Driving home this afternoon, I heard a short snippet from the SCLC about the ballooning costs of the trial of the death penalty trial of Brian Nichols (you may remember him, he was the Courthouse Shooter here in Atlanta who gave Ashley Smith her 15 minutes of fame).
Seems the defense team claims they need an astronomical amount of money due to the high-profile nature of this case and Fulton County is having a fit, since they are always broke and don't want to fork it over. Plus, the DA in the case is convinced the trial judge is dragging his feet to assist the defense team.
Be that as it may, Joseph Lowery and the SCLC has decided that the financial mismanagement that is going on is one more reason to abandon death penalty trials and capital punishment in general. To their credit, Lowery points out that they also opposed the death penalty in the case of Martin Luther King's killer. So, at least they are consistent.
Anyway, this got me thinking, are there really rational arguments for the death penalty anymore that would justify it?
The classical pro arguments are that it:
- Has a deterrent effect - certainly this is true on the one it is imposed upon. But, if we were assured that the recipient would instead never be released from jail for any reason, is there really a deterrent effect on others?
- Has a measure of morality - the old eye for an eye idea. I guess this is where I have the most issues with the death penalty. As one who is pro-life in the case of the most innocent, is it morally consistent to be pro-death for the least innocent? Is it acceptable for me, or society to extract our vengeance on the murderer? I have to admit, I find this somewhat disturbing that we would use this for a reason to justify society taking a life (innocent or not).
I actually think some of the anti-capital punishment ideas have some merit:
- It is not a deterrent - I am open to arguments on this either way. But, I have to agree philosophically with some of the anti crowd that the death penalty would seem to do little to deter. Does the rational murderer actually consider that he might be put to death after a trial when he commits his crime? I have to think he worries more about the cops killing him while trying to aprehend him, if he thinks about the consequences to himself at all. The only people rational enough to consider this would, IMO, choose not to do the crime in the first place. And, wouldn't the killer who knew he was faced with death, just become a more determined killer? What would stop him? Little. Something to consider.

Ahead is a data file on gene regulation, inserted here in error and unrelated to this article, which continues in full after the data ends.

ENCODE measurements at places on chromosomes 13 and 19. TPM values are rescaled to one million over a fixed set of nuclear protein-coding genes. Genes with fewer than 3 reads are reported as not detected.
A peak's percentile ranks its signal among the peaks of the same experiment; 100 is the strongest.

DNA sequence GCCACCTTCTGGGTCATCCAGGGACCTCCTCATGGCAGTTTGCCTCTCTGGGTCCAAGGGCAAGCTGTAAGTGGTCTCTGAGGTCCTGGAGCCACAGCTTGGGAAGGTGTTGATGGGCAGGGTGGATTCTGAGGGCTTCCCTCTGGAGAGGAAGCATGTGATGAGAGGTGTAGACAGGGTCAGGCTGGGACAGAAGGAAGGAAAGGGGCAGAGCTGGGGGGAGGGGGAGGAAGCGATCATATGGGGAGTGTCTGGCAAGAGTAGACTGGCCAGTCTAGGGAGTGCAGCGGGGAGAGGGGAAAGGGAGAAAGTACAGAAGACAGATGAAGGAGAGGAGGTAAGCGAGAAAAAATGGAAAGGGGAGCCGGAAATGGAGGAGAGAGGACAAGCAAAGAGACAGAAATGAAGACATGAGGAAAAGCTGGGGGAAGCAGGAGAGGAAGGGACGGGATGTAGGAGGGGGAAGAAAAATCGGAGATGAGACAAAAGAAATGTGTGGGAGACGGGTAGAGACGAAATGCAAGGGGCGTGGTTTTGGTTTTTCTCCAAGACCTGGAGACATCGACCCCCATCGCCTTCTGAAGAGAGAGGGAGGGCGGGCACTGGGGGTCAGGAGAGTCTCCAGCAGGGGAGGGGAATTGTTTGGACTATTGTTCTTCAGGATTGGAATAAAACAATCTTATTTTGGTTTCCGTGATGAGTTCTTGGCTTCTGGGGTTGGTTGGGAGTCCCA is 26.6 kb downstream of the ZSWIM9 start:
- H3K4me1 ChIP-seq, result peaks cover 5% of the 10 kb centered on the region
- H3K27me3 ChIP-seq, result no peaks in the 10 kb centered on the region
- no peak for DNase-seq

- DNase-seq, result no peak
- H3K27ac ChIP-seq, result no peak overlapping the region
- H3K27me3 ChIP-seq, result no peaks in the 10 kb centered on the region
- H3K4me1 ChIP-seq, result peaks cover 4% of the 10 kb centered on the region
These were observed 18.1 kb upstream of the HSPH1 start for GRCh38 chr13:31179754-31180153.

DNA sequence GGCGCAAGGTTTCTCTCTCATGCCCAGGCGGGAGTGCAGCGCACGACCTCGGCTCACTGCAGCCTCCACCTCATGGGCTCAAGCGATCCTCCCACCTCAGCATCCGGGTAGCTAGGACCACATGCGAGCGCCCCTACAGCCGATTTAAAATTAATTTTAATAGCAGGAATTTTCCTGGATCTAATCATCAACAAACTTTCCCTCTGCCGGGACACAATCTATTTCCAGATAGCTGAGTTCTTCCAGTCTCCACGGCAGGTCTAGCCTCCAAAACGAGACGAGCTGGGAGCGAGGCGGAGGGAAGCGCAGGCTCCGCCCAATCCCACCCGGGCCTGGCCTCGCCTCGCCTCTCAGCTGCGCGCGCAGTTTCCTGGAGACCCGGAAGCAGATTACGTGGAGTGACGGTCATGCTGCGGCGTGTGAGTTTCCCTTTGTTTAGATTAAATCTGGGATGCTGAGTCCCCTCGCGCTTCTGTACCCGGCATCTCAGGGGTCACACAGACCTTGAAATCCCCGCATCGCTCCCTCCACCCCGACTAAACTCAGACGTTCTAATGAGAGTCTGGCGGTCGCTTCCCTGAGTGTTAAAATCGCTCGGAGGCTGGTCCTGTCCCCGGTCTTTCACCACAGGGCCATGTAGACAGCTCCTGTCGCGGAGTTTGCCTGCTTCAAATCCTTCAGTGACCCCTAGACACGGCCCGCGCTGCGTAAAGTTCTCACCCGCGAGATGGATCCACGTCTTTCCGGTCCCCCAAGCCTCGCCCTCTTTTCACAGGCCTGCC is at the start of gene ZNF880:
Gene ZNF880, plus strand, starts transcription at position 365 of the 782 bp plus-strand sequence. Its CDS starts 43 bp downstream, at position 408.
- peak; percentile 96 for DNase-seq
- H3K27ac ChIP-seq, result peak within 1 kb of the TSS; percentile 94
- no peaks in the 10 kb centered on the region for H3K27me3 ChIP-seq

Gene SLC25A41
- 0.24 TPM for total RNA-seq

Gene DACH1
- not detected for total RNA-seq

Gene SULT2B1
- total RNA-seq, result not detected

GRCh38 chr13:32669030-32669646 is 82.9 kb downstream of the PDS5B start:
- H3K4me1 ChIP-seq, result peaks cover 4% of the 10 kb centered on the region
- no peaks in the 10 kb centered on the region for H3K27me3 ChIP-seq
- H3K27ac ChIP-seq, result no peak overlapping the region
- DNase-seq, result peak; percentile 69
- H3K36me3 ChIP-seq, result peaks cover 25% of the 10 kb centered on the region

- It is morally wrong - I think this is their strongest argument - the New Testament clearly teaches us all about forgiveness, and, don't we need to show that we can do what God has already done, and offered his forgiveness to worst sinners amongst us? Don't we owe the killer the time to repent and seek God's grace? Who are we to short circuit that by ending the life now? I don't know, but I'm evolving.
- The risk of sending innocent people to the death chamber - Now, I have seen it before that no anti capital punishment proponent can point to a specific case where a demonstrably innocent man was sent to his death - proving that the appeals process works. Maybe this is so, but is it in keeping with the highest principles of our judicial system?
- It's too expensive - I can see merit in this one, too, although I don't think the Brian Nichols case is the best example. But, let's face it, after the death row inmate exhausts all his appeals, it's usually many years later, at a tremendous cost to taxpayers, thus denying us the benefits of speedy application of this form of justice (and the expense of housing these killers), and tying up our courts unnecessarily, and, frequently, giving Liberals icons to praise and use as props (like cop-killer Mumia Abu Jamal). I say, let's deny them that. If guys like Mumia weren't poster boys for the anti-death penalty Left, they would be rotting away silently in prisons with no friends, and would be no cause celebre.
So, I'm torn on this issue. is it wrong that I lean towards the moral argument against, yet, if I thought we could apply justice quickly (saving money), and perhaps, publicly (which I think would provide a good dose of deterrence), I could be persuaded back the other way.
Anyway, I am on the fence.